Saturday, June 29, 2013

Can we find the Middle Way for social media? Can we use "very private" settings on Facebook and YouTube? Perhaps we could have a learner's permit for use of Facebook and YouTube.

Here are my comments about two items in the news:

a)  A school that asks students to remove themselves from Facebook and other Social Media.
EDUCATIONAL VALUE:  LOW or MIXED (perhaps these students will be well prepared to go to teach and work as business people and aid workers in countries that lack wifi)

Let's learn from the administrators... what is their ultimate goal?  Perhaps we can use this procedure...

b)  Put a LIKE on a Wikipage and I'm one click away from being discovered by millions of people

Here is the Wikipedia page

Here's what I found when I clicked on 3,654 people like this topic

Wow, I can really expose my life to others... 

Here is the link that I came across when I clicked on "who else" had liked the page:

The key appears to be a middle ground:  set the personal settings at a level that feel right for you.

Pre-teens might hit LIKE and FOLLOW, but their parents can make sure that the preferences of their children are hidden and available only for PRIVATE or their friends.

Teenagers might experiment with a setting that is slightly more open, such as  "Friends of Friends."

Blogging is an important way to interact, too.   But it certainly seems much simpler and easier to put a halt to all activities on the Internet.  We don't allow kids to drive a car when they are 10 years old.   Perhaps we could have a learner's permit for use of Facebook and YouTube.

The Pre Frontal Cortex is not fully developed.  
As Daniel Amen points out, the PFC is the judge, the editor, the brakes on our impulses.

Maturation of the Prefrontal Cortex

The prefrontal cortex, the part of the frontal lobes lying just behind the forehead, is often referred to as the “CEO of the brain.” This brain region is responsible for cognitive analysis and abstract thought, and the moderation of “correct” behavior in social situations. The prefrontal cortex takes in information from all of the senses and orchestrates thoughts and actions to achieve specific goals.1,2
The prefrontal cortex is one of the last regions of the brain to reach maturation. This delay may help to explain why some adolescents act the way they do. The so-called “executive functions” of the human prefrontal cortex include:
  • Focusing attention
  • Organizing thoughts and problem solving
  • Foreseeing and weighing possible consequences of behavior
  • Considering the future and making predictions
  • Forming strategies and planning
  • Ability to balance short-term rewards with long term goals
  • Shifting/adjusting behavior when situations change
  • Impulse control and delaying gratification
  • Modulation of intense emotions
  • Inhibiting inappropriate behavior and initiating appropriate behavior
  • Simultaneously considering multiple streams of information when faced with complex and challenging information
This brain region gives an individual the capacity to exercise “good judgment” when presented with difficult life situations. Brain research indicating that brain development is not complete until near the age of 25, refers specifically to the development of the prefrontal cortex.3
The above statement comes from OPA! (well, it's the Office of Population Affairs in Washington, DC)   ...  It is helpful to teachers, parents and teenagers to know about the development of the brain.  Can we help teenagers gain understanding about why many teenagers take risks?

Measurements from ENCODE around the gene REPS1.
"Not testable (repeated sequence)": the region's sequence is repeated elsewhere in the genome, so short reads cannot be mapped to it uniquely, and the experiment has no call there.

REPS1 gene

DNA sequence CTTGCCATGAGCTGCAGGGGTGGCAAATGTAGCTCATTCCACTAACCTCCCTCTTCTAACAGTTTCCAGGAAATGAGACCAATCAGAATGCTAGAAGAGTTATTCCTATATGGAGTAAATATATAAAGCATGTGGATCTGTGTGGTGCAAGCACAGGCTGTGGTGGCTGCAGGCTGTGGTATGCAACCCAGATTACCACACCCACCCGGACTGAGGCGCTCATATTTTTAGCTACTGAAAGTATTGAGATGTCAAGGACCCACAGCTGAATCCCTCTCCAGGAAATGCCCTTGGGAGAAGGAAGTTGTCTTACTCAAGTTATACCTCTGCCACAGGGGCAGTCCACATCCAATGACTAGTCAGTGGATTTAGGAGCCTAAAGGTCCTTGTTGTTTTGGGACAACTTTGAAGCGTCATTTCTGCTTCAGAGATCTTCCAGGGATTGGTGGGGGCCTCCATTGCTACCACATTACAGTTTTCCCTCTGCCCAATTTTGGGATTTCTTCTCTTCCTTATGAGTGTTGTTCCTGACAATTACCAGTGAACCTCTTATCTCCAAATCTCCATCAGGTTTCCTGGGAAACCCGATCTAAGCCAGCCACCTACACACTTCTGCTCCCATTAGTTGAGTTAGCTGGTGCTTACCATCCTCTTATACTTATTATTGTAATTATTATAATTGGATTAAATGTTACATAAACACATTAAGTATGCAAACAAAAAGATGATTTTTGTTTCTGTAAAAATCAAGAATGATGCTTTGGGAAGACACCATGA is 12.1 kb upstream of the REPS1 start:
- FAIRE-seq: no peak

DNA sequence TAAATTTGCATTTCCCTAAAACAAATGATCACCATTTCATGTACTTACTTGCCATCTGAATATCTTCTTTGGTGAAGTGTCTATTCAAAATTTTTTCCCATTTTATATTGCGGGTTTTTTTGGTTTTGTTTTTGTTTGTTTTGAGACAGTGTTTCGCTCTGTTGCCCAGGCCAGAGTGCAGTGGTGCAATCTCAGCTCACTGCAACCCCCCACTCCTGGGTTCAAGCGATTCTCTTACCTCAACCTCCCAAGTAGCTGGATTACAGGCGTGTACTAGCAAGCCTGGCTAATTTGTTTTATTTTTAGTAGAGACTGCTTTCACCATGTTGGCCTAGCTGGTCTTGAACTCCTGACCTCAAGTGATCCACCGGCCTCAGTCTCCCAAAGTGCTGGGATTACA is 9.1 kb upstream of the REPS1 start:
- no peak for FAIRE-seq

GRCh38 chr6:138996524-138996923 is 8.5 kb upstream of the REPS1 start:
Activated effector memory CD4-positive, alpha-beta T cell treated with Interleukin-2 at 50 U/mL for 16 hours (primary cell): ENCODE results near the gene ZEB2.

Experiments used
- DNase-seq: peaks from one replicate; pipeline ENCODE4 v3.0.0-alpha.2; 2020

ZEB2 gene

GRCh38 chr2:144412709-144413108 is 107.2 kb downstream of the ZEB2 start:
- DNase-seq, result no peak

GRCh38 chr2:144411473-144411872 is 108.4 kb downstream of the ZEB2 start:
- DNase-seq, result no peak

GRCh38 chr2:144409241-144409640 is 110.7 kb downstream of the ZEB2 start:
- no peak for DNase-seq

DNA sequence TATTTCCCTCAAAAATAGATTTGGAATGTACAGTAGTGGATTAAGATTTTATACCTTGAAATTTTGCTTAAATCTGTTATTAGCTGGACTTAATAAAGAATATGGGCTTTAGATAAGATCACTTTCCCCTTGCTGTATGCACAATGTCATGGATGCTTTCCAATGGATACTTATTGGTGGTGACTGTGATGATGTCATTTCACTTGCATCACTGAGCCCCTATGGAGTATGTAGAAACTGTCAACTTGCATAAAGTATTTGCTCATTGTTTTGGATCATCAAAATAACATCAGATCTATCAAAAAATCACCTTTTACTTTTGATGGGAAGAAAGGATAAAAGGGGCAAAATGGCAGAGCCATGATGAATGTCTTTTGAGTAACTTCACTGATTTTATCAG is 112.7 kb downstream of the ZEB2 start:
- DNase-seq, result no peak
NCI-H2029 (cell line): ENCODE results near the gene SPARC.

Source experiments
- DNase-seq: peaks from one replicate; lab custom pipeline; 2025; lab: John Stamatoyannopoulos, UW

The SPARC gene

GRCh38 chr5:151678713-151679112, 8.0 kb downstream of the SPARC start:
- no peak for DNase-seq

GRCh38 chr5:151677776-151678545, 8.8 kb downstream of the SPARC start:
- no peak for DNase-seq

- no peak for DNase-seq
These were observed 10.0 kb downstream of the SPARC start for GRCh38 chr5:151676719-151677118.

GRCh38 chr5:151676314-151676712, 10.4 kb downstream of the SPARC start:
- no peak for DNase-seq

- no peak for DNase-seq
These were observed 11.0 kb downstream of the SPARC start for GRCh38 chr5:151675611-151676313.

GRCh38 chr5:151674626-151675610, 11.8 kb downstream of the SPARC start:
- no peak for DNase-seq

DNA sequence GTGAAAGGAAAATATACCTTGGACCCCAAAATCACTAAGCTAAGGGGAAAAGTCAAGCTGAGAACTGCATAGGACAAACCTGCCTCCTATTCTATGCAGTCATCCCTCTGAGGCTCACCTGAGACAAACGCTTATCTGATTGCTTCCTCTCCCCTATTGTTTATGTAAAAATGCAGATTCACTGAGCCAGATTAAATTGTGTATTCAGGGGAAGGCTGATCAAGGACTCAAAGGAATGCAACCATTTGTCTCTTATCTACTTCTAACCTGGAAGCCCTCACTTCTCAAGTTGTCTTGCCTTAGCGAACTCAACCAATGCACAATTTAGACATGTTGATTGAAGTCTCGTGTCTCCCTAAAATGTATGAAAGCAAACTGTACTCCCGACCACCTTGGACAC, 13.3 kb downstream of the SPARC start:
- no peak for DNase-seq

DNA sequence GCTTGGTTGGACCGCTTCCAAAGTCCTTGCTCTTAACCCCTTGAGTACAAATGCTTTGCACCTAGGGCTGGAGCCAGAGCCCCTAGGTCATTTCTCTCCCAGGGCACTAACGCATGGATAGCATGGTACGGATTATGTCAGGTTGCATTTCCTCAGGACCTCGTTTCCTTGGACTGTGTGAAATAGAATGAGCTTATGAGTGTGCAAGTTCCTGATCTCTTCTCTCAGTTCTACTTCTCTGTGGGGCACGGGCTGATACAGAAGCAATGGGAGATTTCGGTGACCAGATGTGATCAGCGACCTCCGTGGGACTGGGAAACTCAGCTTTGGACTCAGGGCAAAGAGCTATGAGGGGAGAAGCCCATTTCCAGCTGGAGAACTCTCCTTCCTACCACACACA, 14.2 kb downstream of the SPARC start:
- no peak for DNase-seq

As a teacher, I'm clearly open -- because I want people to see what I think is valuable.
This is how a teacher interacts with parents, students and other teachers.

This is one way that privacy about our opinions can be retained.   

There are middle positions between ONLY ME and PUBLIC.   If the student is ONLY ME, then perhaps a CUSTOM setting can be set so that the teacher can review some of the interests of the student.

So we can see the value of keeping kids off the Internet.

I need people on the Internet to make BIB Penpals possible.

So let's look at the Middle Way:

a)  settings are private (custom to allow parents and "only me" and perhaps in some cases "friends")
b) students can still have "net impact."


About the Learner's Permit for social media...
I intended "learner's permit" to mean a limited freedom to use the tool, such as "driving in daylight hours but only with a licensed passenger"...

This presentation

One of the reasons why teachers might use facebook and twitter is to let students know what THEY are reading.  ... such as the Washington Post.

Here's a comment by Social Media expert and consultant, Bob Finch

I'm not for "banning." The reasonable solution is to begin early in teaching children - as a part of what is 'safe' and 'not safe' - that social media is part of the 'how to handle strangers' rules. I'm sending Katie on a trip to Indiana to stay for week with my nephew. She's 10. The Delta agent I spoke with (for more than an hour) went into great detail about what Katie should wear, how she should handle strangers, what she should and should not talk about (regarding herself) and a host of other 'tips.' 

What we are really transmitting when we explain what 'improper touching' and other potential child abuses is a definition of 'personal space' and how it should be guarded from potential untrustworthy others. With social media being a broadcast medium, we need to instill in children (very early!) notions of personal 'thought space' or 'mind space' and how it should be guarded with equal prudence and diligence. 
Learn more at his Twitter account  @refinch

No comments:

Post a Comment